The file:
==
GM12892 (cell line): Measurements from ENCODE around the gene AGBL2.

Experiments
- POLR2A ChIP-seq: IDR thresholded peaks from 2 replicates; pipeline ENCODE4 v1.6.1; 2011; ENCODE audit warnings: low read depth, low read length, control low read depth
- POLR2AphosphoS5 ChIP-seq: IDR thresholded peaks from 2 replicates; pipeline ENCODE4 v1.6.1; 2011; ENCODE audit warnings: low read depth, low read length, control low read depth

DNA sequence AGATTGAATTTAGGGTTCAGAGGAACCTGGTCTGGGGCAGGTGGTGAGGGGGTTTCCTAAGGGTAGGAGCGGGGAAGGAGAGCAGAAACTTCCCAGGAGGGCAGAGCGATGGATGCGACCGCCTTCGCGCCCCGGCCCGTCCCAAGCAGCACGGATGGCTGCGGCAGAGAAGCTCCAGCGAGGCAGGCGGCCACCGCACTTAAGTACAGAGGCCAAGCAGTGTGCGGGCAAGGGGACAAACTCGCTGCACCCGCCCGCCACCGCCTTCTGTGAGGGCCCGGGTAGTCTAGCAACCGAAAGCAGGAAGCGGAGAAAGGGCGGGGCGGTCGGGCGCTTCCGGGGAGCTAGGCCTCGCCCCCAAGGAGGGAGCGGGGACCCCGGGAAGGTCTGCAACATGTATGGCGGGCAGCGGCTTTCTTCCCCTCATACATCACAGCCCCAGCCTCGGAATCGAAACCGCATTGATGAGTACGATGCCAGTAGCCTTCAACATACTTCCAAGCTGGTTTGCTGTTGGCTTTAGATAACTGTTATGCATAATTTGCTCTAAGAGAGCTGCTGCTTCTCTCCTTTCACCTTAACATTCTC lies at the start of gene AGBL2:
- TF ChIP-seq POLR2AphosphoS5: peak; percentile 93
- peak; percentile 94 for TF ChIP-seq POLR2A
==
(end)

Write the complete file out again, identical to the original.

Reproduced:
GM12892 (cell line): Measurements from ENCODE around the gene AGBL2.

Experiments
- POLR2A ChIP-seq: IDR thresholded peaks from 2 replicates; pipeline ENCODE4 v1.6.1; 2011; ENCODE audit warnings: low read depth, low read length, control low read depth
- POLR2AphosphoS5 ChIP-seq: IDR thresholded peaks from 2 replicates; pipeline ENCODE4 v1.6.1; 2011; ENCODE audit warnings: low read depth, low read length, control low read depth

DNA sequence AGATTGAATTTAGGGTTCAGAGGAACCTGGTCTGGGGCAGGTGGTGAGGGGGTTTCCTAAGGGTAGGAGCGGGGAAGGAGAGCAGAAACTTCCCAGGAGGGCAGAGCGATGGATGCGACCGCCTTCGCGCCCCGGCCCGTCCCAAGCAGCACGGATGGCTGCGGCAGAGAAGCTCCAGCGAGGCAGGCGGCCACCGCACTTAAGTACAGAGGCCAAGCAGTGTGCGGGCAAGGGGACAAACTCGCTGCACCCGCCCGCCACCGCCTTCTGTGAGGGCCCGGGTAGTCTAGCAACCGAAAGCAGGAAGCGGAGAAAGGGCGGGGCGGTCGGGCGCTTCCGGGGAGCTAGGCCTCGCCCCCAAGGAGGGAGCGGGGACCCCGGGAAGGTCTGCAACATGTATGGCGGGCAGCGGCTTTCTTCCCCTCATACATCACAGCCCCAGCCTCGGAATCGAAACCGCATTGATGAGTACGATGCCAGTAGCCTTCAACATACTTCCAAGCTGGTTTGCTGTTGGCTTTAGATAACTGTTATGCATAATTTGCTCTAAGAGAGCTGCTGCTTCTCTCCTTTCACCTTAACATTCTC lies at the start of gene AGBL2:
- TF ChIP-seq POLR2AphosphoS5: peak; percentile 93
- peak; percentile 94 for TF ChIP-seq POLR2A